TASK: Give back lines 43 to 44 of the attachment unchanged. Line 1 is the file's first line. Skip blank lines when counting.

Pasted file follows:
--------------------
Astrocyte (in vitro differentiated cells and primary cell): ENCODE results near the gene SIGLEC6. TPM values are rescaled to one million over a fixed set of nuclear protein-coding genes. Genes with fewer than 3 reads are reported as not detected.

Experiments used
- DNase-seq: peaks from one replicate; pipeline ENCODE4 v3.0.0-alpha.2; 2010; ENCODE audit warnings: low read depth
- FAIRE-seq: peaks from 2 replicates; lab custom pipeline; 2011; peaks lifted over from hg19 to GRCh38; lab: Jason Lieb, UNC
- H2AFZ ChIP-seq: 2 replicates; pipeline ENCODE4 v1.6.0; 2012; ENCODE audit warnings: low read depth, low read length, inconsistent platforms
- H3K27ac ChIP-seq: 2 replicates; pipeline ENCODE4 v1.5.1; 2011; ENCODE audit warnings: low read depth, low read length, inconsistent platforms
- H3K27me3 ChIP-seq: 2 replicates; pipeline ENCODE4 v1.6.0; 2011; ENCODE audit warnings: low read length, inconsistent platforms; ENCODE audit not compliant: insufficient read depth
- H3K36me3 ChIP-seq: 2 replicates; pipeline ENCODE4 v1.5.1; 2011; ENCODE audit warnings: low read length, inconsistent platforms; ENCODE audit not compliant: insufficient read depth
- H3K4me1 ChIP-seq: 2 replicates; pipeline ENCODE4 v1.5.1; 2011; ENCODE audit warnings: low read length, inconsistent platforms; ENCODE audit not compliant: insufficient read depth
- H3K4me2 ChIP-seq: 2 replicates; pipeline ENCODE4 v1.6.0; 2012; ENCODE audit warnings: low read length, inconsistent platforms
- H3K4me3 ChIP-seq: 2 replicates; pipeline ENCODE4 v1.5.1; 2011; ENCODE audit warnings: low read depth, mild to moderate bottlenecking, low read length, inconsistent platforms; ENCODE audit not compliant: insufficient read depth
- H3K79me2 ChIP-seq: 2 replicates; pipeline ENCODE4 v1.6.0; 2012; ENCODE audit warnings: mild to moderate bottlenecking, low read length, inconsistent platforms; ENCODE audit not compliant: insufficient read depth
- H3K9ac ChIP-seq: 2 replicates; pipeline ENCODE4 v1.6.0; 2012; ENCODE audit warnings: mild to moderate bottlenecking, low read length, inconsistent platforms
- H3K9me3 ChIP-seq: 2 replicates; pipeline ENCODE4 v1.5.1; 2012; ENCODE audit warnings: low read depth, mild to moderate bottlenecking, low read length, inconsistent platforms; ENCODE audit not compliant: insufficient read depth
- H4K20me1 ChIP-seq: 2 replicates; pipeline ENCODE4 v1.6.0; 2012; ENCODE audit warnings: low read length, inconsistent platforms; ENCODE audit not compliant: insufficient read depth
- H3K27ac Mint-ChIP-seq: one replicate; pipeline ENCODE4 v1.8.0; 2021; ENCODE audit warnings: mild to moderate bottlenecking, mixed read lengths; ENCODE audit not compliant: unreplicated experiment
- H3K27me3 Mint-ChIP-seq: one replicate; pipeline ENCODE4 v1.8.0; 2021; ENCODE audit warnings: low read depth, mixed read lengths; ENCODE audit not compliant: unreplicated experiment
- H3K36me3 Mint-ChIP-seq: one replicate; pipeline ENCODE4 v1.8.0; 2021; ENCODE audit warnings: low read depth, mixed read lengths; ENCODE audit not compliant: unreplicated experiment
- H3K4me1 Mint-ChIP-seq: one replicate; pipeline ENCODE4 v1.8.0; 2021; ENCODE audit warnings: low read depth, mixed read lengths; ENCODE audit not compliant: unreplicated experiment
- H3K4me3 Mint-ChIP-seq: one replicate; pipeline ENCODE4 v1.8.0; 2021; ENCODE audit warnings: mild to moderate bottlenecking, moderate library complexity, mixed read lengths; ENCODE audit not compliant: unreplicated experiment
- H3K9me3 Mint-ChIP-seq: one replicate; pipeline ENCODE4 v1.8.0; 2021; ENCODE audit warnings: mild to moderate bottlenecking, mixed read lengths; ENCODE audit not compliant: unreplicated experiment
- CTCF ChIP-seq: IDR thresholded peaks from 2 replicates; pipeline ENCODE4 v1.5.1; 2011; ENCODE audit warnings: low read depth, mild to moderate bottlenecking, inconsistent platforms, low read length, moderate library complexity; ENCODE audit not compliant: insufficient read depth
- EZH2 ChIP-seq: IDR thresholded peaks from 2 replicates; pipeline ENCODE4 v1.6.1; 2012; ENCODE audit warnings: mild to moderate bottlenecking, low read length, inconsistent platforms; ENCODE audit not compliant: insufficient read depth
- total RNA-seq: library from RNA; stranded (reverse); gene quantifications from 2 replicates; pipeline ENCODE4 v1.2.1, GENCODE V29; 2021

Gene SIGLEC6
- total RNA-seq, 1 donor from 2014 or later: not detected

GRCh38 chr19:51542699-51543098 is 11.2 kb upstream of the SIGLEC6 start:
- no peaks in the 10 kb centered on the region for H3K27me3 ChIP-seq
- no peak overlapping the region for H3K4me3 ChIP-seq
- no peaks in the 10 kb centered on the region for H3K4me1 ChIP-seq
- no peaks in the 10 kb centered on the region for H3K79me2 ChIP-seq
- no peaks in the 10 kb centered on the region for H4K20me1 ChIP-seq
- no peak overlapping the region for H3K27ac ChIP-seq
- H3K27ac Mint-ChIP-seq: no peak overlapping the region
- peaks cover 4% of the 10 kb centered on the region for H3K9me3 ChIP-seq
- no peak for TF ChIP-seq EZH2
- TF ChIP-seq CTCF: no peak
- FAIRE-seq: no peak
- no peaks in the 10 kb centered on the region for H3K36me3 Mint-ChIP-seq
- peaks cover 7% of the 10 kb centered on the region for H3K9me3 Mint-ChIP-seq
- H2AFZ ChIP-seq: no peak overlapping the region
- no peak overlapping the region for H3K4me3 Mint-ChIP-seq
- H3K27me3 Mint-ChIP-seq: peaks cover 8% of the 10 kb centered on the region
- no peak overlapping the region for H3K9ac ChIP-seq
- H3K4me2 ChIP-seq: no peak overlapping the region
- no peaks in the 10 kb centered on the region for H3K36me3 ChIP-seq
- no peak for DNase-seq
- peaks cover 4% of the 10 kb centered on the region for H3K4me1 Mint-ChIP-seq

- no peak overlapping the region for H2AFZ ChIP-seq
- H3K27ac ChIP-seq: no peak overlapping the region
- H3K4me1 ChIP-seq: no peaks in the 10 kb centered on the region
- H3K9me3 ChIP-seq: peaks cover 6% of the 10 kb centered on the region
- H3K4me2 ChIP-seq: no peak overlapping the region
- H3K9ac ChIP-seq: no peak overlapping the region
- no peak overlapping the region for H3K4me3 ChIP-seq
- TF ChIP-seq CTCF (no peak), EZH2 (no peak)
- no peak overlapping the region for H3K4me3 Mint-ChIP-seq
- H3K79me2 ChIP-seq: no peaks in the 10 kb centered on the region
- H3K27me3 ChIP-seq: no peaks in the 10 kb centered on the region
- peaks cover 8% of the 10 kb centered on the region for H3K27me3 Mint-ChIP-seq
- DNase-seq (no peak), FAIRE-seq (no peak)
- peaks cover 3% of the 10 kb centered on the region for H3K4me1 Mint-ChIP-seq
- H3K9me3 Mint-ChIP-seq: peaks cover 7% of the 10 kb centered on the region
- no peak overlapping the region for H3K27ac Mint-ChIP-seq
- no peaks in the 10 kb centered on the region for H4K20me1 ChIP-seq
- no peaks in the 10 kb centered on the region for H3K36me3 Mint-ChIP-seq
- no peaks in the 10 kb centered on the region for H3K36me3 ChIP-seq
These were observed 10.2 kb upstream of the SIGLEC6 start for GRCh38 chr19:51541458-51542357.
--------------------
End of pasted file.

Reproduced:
- H3K27me3 Mint-ChIP-seq: peaks cover 8% of the 10 kb centered on the region
- no peak overlapping the region for H3K9ac ChIP-seq